27 Tishrei, 5775
Please let me know your thoughts about the series of medicinal posts this week.
Here's Part 3. Specfic references to medication are highlighted in purple so you can find them fast:
Hospital-based staff members are not mind-readers. Worse, they tend to be crushed by heavy schedules and excessive responsibilities. They can't easily access every - or any - patients' complete medication lists. Communication lines might falter or not even attempted. Medical professionals down the line aren't always able to know of recent medication changes. As a result, the new medication regimen being prescribed during the hospital or clinic stay, then at the time of discharge could 1) Omit necessary medications, 2) Add too many drugs treating the same problem, 3) Cause physical harm or 4) Hold incorrect dosages that simply do not help the patient.
Sometimes the situation happens in front of you the patient as you scream, beg and plead in vain for someone to pay attention and to prescribe the medication you need versus the stuff they want to ply on you.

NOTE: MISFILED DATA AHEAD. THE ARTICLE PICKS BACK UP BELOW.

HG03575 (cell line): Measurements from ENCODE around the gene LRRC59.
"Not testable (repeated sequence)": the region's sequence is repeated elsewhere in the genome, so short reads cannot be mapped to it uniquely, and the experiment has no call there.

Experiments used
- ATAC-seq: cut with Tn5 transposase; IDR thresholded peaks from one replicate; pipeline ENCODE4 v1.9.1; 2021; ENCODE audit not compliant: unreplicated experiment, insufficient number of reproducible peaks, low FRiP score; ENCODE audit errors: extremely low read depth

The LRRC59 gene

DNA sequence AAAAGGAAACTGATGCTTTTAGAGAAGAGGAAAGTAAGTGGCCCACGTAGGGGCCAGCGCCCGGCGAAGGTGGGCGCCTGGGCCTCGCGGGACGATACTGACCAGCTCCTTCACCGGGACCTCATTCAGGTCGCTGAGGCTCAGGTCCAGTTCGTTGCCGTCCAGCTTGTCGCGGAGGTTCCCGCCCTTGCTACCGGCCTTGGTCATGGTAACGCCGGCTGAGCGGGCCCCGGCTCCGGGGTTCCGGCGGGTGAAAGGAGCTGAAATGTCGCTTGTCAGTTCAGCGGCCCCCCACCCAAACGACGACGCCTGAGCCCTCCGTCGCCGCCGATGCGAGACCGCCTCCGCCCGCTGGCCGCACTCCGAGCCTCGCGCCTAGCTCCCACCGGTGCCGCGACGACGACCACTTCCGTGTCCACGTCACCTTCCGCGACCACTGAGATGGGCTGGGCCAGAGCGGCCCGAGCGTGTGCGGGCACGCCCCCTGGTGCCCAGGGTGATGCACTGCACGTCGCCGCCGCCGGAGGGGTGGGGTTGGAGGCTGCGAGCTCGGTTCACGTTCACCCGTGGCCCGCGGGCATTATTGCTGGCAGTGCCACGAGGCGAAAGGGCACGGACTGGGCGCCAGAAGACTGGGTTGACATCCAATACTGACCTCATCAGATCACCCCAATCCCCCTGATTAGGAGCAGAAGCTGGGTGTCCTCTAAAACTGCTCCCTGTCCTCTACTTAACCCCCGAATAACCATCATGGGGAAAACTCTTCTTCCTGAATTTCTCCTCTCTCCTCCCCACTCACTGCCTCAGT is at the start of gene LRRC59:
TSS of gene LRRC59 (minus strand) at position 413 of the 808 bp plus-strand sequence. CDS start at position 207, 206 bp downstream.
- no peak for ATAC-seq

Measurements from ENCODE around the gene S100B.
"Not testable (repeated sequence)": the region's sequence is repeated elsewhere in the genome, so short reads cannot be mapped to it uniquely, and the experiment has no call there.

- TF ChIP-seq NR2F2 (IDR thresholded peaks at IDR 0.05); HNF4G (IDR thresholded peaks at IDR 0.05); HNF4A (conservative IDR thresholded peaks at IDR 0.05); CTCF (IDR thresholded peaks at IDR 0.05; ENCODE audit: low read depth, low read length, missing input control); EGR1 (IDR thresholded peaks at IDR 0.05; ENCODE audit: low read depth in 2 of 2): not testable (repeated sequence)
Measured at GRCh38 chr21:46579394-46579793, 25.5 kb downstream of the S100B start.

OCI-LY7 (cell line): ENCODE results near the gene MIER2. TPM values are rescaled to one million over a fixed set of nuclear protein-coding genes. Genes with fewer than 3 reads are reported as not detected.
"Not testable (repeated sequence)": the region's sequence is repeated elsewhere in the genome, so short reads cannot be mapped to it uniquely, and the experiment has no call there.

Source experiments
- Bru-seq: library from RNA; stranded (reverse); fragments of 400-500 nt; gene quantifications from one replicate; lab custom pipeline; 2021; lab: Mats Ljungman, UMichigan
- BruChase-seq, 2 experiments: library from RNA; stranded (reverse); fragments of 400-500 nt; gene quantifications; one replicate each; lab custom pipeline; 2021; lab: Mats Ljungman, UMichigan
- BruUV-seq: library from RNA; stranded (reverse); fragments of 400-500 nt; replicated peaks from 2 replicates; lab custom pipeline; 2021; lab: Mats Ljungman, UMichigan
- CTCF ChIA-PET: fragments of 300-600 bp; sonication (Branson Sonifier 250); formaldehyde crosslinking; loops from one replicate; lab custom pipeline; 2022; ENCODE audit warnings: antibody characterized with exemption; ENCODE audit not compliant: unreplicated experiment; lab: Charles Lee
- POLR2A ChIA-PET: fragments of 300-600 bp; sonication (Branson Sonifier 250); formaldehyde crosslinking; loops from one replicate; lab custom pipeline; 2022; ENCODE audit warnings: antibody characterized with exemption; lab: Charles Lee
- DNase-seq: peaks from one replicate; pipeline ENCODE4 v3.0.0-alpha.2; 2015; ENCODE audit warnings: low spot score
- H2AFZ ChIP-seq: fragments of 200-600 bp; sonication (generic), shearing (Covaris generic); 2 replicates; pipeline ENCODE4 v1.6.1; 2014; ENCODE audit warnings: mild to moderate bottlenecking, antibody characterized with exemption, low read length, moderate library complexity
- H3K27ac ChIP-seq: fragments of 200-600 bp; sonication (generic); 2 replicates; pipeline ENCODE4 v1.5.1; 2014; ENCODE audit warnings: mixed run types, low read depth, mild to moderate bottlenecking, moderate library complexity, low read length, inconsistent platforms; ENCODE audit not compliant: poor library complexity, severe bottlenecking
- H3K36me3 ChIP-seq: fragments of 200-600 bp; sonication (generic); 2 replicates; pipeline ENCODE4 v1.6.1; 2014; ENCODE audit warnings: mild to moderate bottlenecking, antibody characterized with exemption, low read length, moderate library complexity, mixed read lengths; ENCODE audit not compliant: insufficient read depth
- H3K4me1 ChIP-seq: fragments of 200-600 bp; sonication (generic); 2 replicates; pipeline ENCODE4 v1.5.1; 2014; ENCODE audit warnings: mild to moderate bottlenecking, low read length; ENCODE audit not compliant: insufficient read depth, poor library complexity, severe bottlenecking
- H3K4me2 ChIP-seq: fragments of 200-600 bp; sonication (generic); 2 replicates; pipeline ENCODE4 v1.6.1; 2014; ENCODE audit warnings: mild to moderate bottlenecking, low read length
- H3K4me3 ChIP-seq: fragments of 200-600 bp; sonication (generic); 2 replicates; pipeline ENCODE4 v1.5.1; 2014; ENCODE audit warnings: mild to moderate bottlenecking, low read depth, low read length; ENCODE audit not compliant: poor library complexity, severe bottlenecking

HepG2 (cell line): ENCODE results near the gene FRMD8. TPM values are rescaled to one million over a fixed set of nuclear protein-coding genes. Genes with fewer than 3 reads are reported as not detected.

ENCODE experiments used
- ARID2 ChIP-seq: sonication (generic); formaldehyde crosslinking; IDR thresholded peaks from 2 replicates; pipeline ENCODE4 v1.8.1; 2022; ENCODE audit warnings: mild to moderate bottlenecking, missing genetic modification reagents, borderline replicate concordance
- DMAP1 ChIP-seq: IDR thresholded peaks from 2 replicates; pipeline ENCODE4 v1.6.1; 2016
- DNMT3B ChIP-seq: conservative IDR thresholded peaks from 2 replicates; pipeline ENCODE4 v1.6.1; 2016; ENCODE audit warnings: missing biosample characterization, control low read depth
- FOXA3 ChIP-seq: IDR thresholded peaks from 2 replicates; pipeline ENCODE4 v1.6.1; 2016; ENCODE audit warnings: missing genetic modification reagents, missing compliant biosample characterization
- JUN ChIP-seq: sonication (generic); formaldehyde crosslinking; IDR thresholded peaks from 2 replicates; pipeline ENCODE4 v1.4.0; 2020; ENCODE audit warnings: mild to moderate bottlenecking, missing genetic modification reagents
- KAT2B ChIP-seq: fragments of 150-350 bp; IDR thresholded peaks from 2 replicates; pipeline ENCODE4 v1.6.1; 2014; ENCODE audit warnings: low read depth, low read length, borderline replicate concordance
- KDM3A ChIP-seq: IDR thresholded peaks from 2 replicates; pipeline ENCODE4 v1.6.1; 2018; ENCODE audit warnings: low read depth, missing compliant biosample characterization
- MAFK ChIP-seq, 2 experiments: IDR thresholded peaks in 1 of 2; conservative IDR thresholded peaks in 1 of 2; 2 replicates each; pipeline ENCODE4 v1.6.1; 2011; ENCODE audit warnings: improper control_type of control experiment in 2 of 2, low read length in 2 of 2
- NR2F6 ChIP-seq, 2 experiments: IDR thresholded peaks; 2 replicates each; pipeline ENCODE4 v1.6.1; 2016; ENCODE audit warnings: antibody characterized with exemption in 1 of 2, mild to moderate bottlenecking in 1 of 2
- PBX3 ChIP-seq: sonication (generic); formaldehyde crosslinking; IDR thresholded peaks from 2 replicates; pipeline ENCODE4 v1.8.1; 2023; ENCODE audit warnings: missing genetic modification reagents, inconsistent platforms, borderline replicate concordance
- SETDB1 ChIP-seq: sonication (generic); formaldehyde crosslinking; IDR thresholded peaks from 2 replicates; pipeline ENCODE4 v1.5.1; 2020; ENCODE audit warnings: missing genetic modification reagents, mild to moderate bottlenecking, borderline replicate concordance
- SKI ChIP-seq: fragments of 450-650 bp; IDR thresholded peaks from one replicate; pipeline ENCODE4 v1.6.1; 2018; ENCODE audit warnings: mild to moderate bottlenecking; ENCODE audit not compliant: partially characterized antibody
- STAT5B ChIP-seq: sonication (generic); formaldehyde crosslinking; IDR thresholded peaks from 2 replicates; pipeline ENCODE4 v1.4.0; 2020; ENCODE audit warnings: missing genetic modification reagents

The patient and the medical staff share a problem called "A need for medication reconciliation." How that is to be accomplished is one serious matter. I've resolved it live on the spot for a few people.
If you are facing the problem, you need to alert all medical personnel of the issues affecting your health. But what if relevant people aren't paying attention to you the patient, or to your loved ones demanding better care? See the LISTEN to the Person Before You: Lessons for Caregivers section in this book. You can print it out, along with this page, and give copies to nursing supervisors, the head of the medical department treating you and anyone else you deem appropriate.
Here are a few more suggestions: Print out the "Don't Tell Me You 'Understand'" poem on page 7 and hang it over your hospital bed. Practice more patient-protecting ideas. Delegate authority and have loved ones or friend present facts to relevant medical personnel. Learn how to successfully advocate for yourself in dire medical straits. Practice until you get it right.
Click on the title at the end of this sentence, or the book cover above, to buy the E-book or print edition of EMPOWER Yourself to Cope with a Medical Challenge.
Face Your Medical Problems with Dignity. Face Your Future with Optimism.
Figure out what you need to do to promote your health.